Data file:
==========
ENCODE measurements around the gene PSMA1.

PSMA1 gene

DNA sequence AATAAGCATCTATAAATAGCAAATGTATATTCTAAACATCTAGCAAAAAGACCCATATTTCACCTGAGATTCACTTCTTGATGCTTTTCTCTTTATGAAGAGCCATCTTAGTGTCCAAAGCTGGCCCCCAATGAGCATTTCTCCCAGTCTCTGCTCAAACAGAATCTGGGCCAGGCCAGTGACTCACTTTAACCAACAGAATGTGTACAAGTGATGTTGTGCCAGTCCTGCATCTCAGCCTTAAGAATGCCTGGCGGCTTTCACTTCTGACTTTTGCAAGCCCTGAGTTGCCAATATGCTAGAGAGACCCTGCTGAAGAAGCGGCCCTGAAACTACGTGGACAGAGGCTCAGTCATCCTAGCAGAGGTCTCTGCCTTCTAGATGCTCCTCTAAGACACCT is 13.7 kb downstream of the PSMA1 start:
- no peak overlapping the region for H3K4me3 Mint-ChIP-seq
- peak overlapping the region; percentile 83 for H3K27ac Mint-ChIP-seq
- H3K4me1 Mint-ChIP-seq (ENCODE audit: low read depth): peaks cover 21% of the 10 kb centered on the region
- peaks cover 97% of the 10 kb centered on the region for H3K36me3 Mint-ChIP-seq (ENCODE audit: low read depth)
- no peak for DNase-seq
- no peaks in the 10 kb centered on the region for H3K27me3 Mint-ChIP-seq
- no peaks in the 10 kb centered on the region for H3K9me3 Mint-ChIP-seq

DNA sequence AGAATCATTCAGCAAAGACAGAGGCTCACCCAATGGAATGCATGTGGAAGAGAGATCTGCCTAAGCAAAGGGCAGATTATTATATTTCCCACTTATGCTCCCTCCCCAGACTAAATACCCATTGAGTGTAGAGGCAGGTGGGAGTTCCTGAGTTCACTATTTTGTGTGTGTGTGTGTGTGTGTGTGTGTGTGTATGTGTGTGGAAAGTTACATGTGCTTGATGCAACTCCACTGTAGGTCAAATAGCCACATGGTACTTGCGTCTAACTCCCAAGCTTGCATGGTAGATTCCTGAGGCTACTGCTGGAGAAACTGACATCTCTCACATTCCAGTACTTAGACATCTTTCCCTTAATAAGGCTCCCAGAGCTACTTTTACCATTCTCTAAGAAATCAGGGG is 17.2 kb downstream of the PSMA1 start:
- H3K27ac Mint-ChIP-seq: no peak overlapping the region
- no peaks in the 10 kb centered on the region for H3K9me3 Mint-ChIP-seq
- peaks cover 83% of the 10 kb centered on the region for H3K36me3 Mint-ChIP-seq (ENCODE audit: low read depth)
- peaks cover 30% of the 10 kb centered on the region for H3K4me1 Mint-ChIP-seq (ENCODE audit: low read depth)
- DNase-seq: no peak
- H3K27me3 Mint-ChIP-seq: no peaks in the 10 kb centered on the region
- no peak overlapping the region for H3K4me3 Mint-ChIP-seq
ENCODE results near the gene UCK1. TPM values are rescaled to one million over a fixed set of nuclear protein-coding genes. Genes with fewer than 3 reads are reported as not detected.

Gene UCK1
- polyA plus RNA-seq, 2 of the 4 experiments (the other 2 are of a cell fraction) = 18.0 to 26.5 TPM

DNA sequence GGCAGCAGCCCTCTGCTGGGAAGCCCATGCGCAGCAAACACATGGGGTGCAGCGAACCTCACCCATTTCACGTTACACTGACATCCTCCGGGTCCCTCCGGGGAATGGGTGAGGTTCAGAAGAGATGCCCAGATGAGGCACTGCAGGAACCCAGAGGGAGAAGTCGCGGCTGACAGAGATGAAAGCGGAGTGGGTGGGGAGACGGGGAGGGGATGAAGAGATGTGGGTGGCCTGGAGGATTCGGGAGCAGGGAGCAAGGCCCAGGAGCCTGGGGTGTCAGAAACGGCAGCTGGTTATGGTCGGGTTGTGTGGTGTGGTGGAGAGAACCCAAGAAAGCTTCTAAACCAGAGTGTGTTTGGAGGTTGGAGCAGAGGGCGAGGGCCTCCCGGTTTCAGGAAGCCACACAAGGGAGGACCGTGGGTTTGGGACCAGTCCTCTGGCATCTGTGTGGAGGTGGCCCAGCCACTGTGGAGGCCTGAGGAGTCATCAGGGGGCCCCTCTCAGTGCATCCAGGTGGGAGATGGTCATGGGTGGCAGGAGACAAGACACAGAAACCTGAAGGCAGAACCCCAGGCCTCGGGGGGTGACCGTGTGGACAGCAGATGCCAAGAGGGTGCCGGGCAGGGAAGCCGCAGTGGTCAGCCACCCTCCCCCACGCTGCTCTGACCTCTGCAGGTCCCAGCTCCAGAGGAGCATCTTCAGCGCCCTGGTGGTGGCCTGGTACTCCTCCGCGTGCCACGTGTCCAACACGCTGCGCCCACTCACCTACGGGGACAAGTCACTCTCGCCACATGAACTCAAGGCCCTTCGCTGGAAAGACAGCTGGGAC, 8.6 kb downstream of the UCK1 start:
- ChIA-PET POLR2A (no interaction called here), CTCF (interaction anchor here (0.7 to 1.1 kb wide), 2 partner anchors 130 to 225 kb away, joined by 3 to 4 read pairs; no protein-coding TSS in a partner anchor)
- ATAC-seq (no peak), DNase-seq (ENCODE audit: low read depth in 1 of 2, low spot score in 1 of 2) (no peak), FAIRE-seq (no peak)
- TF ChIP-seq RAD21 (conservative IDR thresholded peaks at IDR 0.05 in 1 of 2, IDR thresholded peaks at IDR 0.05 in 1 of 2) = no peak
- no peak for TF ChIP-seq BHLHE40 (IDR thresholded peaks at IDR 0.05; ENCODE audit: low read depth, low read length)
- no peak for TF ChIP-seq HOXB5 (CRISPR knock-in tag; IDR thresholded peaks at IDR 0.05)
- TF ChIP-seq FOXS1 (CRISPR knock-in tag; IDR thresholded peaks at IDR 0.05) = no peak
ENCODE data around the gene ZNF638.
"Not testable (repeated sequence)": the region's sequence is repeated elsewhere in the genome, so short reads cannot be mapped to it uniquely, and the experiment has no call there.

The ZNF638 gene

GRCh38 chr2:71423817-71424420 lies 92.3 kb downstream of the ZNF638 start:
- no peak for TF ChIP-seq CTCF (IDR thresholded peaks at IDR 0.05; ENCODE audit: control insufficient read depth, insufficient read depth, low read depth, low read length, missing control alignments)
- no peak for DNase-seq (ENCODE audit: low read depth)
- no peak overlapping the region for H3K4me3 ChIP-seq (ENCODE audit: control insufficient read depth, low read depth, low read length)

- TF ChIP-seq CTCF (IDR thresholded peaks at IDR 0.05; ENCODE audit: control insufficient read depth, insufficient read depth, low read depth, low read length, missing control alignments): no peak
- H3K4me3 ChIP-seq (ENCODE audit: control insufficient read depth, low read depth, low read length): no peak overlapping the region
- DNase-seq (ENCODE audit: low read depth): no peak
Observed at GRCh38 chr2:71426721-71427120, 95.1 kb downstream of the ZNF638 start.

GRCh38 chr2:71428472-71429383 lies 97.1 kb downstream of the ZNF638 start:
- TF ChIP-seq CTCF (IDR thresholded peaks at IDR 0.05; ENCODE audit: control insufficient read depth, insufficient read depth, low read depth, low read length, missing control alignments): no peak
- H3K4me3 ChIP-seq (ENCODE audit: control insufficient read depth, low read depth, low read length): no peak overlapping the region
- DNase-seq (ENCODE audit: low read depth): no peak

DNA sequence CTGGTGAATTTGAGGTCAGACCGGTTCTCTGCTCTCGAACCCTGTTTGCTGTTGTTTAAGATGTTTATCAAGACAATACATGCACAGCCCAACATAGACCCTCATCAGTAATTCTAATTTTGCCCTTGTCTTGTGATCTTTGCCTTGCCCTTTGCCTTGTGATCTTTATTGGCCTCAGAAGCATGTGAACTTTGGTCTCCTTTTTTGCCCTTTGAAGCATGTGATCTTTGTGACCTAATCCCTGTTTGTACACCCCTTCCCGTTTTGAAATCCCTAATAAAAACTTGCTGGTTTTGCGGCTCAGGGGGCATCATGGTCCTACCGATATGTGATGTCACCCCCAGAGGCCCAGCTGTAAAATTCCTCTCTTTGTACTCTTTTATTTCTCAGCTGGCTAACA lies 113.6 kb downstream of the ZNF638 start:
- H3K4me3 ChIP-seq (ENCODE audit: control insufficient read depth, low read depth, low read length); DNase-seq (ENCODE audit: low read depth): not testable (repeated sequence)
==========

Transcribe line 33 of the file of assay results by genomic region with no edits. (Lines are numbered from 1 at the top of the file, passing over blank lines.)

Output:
- no peak for TF ChIP-seq CTCF (IDR thresholded peaks at IDR 0.05; ENCODE audit: control insufficient read depth, insufficient read depth, low read depth, low read length, missing control alignments)